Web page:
Impact of Resecting Radiation Necrosis and Pseudoprogression on Survival of Patients with Glioblastoma

Rachel Grossman*, Nir Shimony, Uri Hadelsberg, Dov Soffer, Razi Sitt, Natan Strauss, Benjamin W. Corn, Zvi Ram

*Corresponding author for this work

Research output: Contribution to journalArticlepeer-review


Introduction: Radiation necrosis (RN) and pseudoprogression are known as postradiation treatment effects and may simulate tumor progression. The disease course of glioblastoma patients who had developed RN and the impact of resecting RN on survival have not been evaluated. This study examines the clinical course of patients considered candidates for repeat surgery for a recurring brain mass proven to be RN and compared these with patients who had true tumor recurrence at surgery. Methods: Of 159 patients with glioblastoma who were reoperated on because of a presumed recurrent tumor requiring repeat surgery, 18 had RN as the major component of the resected mass. The characteristics and outcome of these 18 patients were retrospectively analyzed and compared with patients in whom active and bulky tumor was found during surgery. Results: Radiation necrosis occurred significantly earlier than true tumor recurrence. Patients with RN harbored larger lesions and were significantly more symptomatic before the second surgery. Most patients with RN who underwent GTR of the lesion in the second operation experienced faster resolution of the surrounding edema compared with patients who underwent STR or biopsy only. There was no significant difference in survival between the 2 groups. Conclusions: These data provide an opportunity to examine the clinical course of a selected group of patients with histologically verified RN. Although RN is associated with more severe neurologic symptoms that improve after surgery, its occurrence or surgical removal carries no survival advantage compared with patients who undergo a repeat operation for true tumor recurrence.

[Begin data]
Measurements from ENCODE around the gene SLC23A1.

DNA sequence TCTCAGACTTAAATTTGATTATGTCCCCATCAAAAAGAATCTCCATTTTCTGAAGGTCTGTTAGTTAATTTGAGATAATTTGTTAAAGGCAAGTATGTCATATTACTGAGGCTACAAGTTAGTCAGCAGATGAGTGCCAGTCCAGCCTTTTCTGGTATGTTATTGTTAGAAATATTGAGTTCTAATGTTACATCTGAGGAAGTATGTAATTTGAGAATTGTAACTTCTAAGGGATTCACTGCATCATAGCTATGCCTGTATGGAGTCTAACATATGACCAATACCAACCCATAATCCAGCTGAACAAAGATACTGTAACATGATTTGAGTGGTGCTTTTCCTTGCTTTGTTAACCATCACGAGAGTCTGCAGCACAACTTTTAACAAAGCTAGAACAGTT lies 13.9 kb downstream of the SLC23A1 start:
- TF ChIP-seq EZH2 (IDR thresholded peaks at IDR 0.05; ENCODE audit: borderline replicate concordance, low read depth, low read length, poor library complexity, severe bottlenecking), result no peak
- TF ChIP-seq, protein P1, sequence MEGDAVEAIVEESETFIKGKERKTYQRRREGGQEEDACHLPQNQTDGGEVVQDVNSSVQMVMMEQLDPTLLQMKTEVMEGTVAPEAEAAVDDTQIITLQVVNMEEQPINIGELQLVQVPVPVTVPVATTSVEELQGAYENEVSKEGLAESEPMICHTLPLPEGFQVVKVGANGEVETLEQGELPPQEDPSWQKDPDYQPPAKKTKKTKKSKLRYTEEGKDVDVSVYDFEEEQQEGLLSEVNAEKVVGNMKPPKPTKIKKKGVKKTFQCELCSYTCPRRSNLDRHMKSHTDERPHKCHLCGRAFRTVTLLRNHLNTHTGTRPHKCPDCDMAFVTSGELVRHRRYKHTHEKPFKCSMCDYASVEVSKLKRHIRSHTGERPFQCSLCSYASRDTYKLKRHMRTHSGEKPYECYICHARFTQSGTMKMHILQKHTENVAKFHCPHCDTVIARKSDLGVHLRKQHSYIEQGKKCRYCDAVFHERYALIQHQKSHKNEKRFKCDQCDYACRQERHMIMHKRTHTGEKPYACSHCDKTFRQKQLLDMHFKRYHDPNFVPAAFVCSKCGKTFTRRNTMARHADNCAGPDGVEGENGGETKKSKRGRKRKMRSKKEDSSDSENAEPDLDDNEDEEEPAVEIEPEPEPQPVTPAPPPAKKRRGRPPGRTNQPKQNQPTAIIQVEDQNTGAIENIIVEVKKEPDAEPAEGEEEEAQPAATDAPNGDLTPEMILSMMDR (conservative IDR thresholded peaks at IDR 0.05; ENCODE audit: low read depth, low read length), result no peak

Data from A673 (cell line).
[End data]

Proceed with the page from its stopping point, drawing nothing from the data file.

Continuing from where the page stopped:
Original languageEnglish
Pages (from-to)37-41
Number of pages5
JournalWorld Neurosurgery
StatePublished - 1 May 2016


  • Craniotomy
  • Glioma
  • Outcome
  • Pseudoprogression
  • Radiation necrosis


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